## Sunday, January 08, 2012

Summary: I'm continually amazed how concise and powerful Haskell is, compared to mainstream languages. This post describes how to write Pascal's Triangle, and gives some of the advantages of using Haskell.

Often, when programming in Haskell, I feel like I'm cheating. As an example, I recently came across this article by William Shields, which suggests that prospective interview candidates be given simple programming tasks like generating Pascal's Triangle. William gives examples in Python, including some of the answers a typical candidate might give.

William describes Pascal's Triangle as:

"The root element is 1. Every other element is the sum of the one or two above it (diagonally left and diagonally right)."

As a Haskell programmer, the obvious technique to use is induction. The first row of the triangle is [1], and each row can be computed from the previous row by adding the row shifted left, and the row shifted right:

`next xs = zipWith (+) ([0] ++ xs) (xs ++ [0])pascal = iterate next [1]`

Here, we define next to take one row and produce the next row. We then use the iterate function to repeatedly apply next starting at the root element. The solution is short, and follows from the definition.

Laziness for Modularity

William originally posed three questions:

• Print out the triangle to a specific row: print \$ take 100 pascal

• Return a given row of the triangle: pascal !! 50

• Return a given element (by row and index) of the triangle: pascal !! 10 !! 5

Thanks to laziness, we can concisely answer all these questions in terms of the original pascal definition. In contrast, using a language such as Python, the best solution (Dynamic Programming from the original article) can only perform the first task.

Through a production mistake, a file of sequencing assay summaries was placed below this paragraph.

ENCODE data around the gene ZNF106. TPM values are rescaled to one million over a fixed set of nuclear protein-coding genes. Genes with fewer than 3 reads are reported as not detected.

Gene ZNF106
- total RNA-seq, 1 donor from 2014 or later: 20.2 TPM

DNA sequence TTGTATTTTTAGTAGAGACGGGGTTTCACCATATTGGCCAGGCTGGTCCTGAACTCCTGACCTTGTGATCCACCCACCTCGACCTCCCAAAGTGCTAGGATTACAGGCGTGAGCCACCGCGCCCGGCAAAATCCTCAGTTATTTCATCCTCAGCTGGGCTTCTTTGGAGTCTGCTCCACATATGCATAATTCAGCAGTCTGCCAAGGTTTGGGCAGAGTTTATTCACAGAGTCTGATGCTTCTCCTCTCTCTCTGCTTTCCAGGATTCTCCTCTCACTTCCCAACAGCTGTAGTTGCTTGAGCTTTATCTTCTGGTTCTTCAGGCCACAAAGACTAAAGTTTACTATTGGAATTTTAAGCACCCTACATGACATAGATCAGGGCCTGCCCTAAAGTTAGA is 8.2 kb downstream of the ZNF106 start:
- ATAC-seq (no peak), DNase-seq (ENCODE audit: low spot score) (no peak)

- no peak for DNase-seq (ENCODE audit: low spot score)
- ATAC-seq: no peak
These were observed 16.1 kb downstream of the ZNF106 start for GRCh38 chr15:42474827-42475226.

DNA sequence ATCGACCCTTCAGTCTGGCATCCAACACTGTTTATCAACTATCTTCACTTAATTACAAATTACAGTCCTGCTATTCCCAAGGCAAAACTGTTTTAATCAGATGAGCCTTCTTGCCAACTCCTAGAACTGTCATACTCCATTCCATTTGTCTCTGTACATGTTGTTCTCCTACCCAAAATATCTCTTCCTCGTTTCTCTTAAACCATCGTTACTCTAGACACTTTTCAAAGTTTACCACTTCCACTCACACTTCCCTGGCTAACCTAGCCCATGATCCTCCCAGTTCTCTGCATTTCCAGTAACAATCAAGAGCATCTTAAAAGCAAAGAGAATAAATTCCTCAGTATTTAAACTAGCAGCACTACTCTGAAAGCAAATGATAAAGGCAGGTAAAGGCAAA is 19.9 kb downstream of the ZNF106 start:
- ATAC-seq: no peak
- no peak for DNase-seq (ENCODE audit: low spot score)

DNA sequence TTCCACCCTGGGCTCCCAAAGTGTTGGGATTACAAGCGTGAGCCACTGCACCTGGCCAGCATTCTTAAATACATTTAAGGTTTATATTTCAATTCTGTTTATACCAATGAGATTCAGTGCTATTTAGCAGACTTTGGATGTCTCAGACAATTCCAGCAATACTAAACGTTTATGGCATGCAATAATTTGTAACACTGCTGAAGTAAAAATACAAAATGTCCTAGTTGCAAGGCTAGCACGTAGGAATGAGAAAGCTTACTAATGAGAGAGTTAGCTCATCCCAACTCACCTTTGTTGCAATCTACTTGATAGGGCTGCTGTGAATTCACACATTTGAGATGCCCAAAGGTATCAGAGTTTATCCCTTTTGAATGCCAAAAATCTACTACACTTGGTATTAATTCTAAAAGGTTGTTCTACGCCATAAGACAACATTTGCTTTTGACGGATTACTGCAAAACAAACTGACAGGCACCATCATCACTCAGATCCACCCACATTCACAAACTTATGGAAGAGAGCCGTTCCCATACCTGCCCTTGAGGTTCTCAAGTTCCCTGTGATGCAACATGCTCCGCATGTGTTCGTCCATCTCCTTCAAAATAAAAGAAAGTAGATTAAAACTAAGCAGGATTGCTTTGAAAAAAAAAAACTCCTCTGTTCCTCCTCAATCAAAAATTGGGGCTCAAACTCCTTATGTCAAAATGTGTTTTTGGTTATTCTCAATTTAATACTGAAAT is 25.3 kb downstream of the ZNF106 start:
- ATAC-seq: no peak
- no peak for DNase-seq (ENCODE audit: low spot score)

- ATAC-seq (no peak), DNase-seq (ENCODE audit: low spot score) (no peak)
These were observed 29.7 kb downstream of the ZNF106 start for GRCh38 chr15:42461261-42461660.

Interview problems

The original article was not about the choice of programming language, but about choosing suitable questions for interviewing programmers. I agree with William that Pascal's Triangle is a suitable problem - it isn't a trick puzzle, it isn't an API knowledge quiz - it's about understanding how to program. Given how much easier the problem is to solve in Haskell, I wonder if using Haskell in a job interview should be considered cheating? ;-)

### Hiding Win32 Windows

Summary: This post describes how to hide windows on the Windows operating system, by using the Win32 API from Haskell.

Imagine that whenever your computer restarts, it pops up a message box:

If you interact with this window, your computer will be destroyed. You can't kill the process, or dismiss the window harmlessly. (This scenario isn't hypothetical...) The solution is to hide the window, so it still exists but is out of the way of misplaced clicks. To hide the window, we first find it's OS handle, then we call some Win32 API functions.

Find the Window

To find the handle of the window, we use Spy++. Spy++ comes with Visual Studio, and is bundled in the Express edition (the free version) from 2010 onwards. Start Spy++, got to Search, Find Window, then use the finder tool to select the window in question. Check that the caption of the window matches what Spy++ reports:

The important information is the handle: 0004061E.

Hide the Window

To hide the window you need a programming language capable of making Win32 API calls. In the past I have used Word VBA as the host language, but Haskell is probably easier. Start GHCi, and type:

`\$ import System.Win32\$ import Graphics.Win32\$ showWindow (castUINTToPtr 0x0004061E) sW_HIDE`

Replace 0x0004061E on the final line with 0xyour-handle. The final line should cause the window to be hidden, saving your computer from destruction.

Thanks: Thanks to Roman Leshchinskiy for reminding me that there were better solutions than just trying not to click the window. Thanks to the Win32 Haskell developers - the Win32 binding was a lot of work, which not many people ever see.